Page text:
Kammer Plant

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Kammer Plant is a coal-fired power station owned and operated by American Electric Power (AEP) near Moundsville, West Virginia. Pictured below are the Kammer and Mitchell plants, both of which belong to AEP.

The Kammer power station was shut down in May 2015.[1]

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Plant Data

  • Owner: Ohio Power Company
  • Parent Company: American Electric Power
  • Plant Nameplate Capacity: 713 MW
  • Units and In-Service Dates: 238 MW (1958), 238 MW (1958), 238 MW (1959)
  • Location: Route 2 South, Moundsville, WV 26041
  • GPS Coordinates: 39.828889, -80.82
  • Coal Consumption:
  • Coal Source:
  • Number of Employees:

Emissions Data

  • 2006 CO2 Emissions: 3,991,447 tons
  • 2006 SO2 Emissions:
  • 2006 SO2 Emissions per MWh:
  • 2006 NOx Emissions:
  • 2005 Mercury Emissions:

Proposed coal plant closures

On June 9, 2011, AEP announced that, based on impending EPA regulations as proposed, AEP’s compliance plan would retire nearly 6,000 megawatts (MW) of coal-fueled power generation; upgrade or install new advanced emissions reduction equipment on another 10,100 MW; refuel 1,070 MW of coal generation as 932 MW of natural gas capacity; and build 1,220 MW of natural gas-fueled generation. The cost of AEP’s compliance plan could range from $6 billion to $8 billion in capital investment through the end of the decade.[2]

AEP’s current plan for compliance with the rules as proposed includes permanently retiring the following coal-fueled power plants:[2]

  • Glen Lyn Plant, Glen Lyn, Va. – 335 MW (retired by Dec. 31, 2014);
  • Kammer Plant, Moundsville, W.Va. – 630 MW (retired by Dec. 31, 2014) (pictured above)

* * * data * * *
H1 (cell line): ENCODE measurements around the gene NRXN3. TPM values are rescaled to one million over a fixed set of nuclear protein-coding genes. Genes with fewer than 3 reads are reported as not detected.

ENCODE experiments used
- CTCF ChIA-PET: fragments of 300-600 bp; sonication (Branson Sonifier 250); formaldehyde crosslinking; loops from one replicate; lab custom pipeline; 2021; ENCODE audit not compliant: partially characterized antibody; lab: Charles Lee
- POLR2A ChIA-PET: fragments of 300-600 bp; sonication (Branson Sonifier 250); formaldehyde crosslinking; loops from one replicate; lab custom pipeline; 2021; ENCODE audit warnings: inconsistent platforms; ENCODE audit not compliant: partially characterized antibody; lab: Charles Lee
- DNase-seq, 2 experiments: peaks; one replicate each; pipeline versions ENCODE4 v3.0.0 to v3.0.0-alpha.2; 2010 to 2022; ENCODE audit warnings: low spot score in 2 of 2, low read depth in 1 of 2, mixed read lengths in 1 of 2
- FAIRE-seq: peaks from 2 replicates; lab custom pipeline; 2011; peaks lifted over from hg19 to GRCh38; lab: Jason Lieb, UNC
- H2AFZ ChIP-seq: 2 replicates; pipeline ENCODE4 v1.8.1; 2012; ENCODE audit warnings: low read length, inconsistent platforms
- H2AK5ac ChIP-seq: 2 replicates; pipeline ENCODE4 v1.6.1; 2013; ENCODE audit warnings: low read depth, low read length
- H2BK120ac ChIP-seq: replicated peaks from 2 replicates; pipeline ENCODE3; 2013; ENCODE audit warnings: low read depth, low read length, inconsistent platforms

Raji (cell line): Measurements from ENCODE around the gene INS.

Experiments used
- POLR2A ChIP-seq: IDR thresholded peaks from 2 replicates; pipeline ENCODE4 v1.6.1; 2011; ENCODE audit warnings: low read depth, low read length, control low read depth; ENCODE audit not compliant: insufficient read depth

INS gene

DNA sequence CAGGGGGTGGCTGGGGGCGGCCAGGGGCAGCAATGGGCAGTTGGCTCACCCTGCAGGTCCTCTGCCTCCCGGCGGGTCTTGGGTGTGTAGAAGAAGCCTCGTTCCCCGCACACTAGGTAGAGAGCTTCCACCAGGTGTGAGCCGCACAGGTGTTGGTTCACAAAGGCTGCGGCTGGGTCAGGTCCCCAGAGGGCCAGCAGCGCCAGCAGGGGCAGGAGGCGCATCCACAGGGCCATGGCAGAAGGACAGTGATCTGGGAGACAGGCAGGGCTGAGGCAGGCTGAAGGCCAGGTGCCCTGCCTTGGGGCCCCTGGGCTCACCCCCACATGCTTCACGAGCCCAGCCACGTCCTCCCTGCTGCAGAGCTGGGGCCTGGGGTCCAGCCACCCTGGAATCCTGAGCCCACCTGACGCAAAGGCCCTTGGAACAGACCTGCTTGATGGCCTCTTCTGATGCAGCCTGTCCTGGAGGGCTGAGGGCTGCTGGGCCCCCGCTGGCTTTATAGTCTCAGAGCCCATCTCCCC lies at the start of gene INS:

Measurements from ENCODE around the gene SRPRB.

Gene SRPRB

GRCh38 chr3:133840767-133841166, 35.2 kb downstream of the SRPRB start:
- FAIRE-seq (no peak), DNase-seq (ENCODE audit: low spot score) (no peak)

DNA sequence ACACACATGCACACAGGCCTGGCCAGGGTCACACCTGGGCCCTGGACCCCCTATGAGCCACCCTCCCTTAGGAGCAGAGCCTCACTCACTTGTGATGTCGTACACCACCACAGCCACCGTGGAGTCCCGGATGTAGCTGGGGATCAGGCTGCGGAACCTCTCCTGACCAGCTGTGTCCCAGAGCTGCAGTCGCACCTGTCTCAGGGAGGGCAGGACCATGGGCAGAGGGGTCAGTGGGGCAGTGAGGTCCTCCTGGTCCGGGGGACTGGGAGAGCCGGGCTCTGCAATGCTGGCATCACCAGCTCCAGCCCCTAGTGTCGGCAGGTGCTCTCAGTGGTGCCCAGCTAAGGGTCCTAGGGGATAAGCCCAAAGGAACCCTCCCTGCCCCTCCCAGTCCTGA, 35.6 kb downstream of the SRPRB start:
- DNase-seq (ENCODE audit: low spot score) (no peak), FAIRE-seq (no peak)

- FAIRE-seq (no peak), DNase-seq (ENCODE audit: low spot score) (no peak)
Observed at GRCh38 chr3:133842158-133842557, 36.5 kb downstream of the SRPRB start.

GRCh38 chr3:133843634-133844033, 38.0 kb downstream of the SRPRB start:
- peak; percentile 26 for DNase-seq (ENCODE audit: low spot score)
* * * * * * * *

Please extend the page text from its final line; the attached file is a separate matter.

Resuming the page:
• Kanawha River Plant, Glasgow, W.Va. – 400 MW (retired by Dec. 31, 2014);
  • Philip Sporn Power Plant, New Haven, W.Va. – 1,050 MW (450 MW expected to retire in 2011, 600 MW retired by Dec. 31, 2014); and
  • Picway Power Plant, Lockbourne, Ohio – 100 MW (retired by Dec. 31, 2014).

Kammer and Mitchell plants ranked 28th on list of most polluting power plants in terms of coal waste

In January 2009, Sue Sturgis of the Institute of Southern Studies compiled a list of the 100 most polluting coal plants in the United States in terms of coal combustion waste (CCW) stored in surface impoundments like the one involved in the TVA Kingston Fossil Plant coal ash spill.[3] The data came from the EPA's Toxics Release Inventory (TRI) for 2006, the most recent year available.[4]

Kammer and Mitchell together ranked 28th on the list, with 1,372,687 pounds of coal combustion waste released to surface impoundments in 2006.[3]

Articles and Resources

References

  1. “End of an Era: 3 Coal-Fired Plants Shut down Sunday,” WV MetroNews, May 29, 2015
  2. 2.0 2.1 "AEP would shutter 5 coal plants to meet EPA rules" Coal Tattoo, June 9, 2011.
  3. 3.0 3.1 Sue Sturgis, "Coal's ticking timebomb: Could disaster strike a coal ash dump near you?," Institute for Southern Studies, January 4, 2009.
  4. TRI Explorer, EPA, accessed January 2009.

External Resources

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